Fresh off an entry-level contract that was awarded following a great showing at the Montreal Canadiens training camp, prospect Owen Beck wanted to push the limits of his potential during his second season with the Mississauga Steelheads of the OHL.
Beck was motivated by the harsh criticism regarding his offensive play, which, to be fair, trailed off toward the end of his Draft season.
Seeing as he missed an entire year of development due to the pandemic, it’s easy to understand why a player like Beck, who was 17 years old throughout the majority of the 2020-21 season, would struggle to find consistency in the last stretch of the schedule.
But there is no room for excuses when it comes to earning a coveted job in the NHL, and therefore Beck, who was tagged as a first-round talent by many outlets, fell to the second round, where the Canadiens quickly snatched him up.
“I want to put up a few more points, just to solidify that offensive upside I know I have,” said Beck in November. “I want to prove it to a lot of people who have doubted me.”
Beck didn’t just end up putting up a few more points, he’s in the process of obliterating his Draft year scoring pace.
He ended up with 21 goals and 31 assists in 68 games for the Steelheads last season, whereas this year he’s on pace for a 36-goal, 49-assist season in just 64 games.
And while he’s enjoying a fantastic Draft+1 season, Beck also set his sights on playing for Team Canada at the 2023 World Junior Championship, a loft goal for several reasons.
The Canadiens prospect had yet to represent Canada in any shape or form on the international scene, and Hockey Canada is well known for giving priority to their legacy players.
Canada had a very strong group of prospects to choose from this year, including generational talent Connor Bedard, which meant that even some returning players, such as Canadiens prospect Riley Kidney, were among the last round of cuts for the national team.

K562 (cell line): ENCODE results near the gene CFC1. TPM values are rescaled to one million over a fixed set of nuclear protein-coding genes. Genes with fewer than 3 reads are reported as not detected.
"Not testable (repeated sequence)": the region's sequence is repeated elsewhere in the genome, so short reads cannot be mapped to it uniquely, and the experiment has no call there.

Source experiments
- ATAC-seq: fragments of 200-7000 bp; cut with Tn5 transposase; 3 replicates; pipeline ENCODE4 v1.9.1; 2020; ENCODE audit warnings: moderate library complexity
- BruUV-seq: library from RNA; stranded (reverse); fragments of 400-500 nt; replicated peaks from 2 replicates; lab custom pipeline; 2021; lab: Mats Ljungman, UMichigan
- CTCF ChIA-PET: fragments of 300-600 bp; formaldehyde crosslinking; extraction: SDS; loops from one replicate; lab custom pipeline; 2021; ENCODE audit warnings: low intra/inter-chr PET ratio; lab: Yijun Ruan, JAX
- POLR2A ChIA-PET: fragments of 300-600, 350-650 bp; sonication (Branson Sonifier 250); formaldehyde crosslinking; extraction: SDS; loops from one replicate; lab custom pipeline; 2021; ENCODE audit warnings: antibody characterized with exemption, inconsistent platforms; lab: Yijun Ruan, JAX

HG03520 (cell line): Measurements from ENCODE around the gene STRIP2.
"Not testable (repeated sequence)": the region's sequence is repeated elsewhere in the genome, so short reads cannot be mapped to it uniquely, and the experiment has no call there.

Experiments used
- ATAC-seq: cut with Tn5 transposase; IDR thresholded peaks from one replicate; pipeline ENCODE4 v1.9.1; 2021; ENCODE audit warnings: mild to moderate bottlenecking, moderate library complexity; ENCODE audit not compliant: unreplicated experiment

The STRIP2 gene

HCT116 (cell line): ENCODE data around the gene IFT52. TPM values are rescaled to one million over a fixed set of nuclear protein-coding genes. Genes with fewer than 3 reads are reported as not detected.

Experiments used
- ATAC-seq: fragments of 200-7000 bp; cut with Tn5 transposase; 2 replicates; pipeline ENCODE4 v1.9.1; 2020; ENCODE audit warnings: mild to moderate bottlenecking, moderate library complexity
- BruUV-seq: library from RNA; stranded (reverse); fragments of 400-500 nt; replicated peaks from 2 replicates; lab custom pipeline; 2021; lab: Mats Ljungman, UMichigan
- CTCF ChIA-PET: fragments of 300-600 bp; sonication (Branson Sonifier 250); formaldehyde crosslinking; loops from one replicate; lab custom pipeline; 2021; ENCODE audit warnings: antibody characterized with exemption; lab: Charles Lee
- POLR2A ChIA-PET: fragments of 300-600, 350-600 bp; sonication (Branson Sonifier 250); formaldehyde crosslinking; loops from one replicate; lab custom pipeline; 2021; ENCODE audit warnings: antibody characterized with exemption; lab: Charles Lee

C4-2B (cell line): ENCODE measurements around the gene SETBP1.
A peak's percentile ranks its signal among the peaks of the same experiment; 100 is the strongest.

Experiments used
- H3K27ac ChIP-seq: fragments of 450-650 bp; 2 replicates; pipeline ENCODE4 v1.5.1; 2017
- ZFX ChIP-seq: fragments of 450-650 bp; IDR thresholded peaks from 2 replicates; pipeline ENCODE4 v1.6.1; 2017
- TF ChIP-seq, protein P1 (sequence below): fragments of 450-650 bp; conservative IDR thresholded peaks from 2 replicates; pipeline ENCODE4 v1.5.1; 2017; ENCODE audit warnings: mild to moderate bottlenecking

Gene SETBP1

And finally, at just 18 years old, Beck’s age was working against him, seeing as Hockey Canada rarely sends non-legacy 18-year-olds to the tournament.
Beck joined Kidney among the last players cut from the team, a disappointing yet understandable decision that motivated the second-round pick to earn six points in his first two games in the OHL following the decision to leave him off Canada’s roster.
Reminder that Owen Beck has 6 points in 2 games since being cut from Canada’s WJC team 👀 pic.twitter.com/K9y99536Hq
— Lauren Kelly (@laurkelly24) December 17, 2022
But as Beck pointed out in November, getting cut from the lineup wouldn’t just be a disappointment, it would represent a roadblock to a goal he set earlier in the season, a roadblock that he was powerless to move.
“I also want to play for Team Canada, that would be a huge honour,” he said. “Winning a gold medal would be a dream come true.”
An unfortunate injury to Blackhawks prospect Colton Dach has allowed Beck an opportunity to prove his worth with Team Canada during the medal round, and though he is not guaranteed to receive ice time seeing as he’s the last player to join the team, Beck’s skillset has the potential to vault him up the lineup if any of his teammates falter.
He tends to shine on the ice, to the point that he’s made a habit of proving naysayers wrong and excelling when the game is on the line.
Whether it’s his stalwart defensive awareness, his excellent faceoff efficiency, his neutral zone vision, or offensive prowess, Beck can make an impact in all three zones, which tends to quickly establish an impressive level of trust with the coaching staff.
He may not be starting the tournament on the top line, but now that the Canadiens prospect has arrived in Halifax, it would be unwise to bet against him.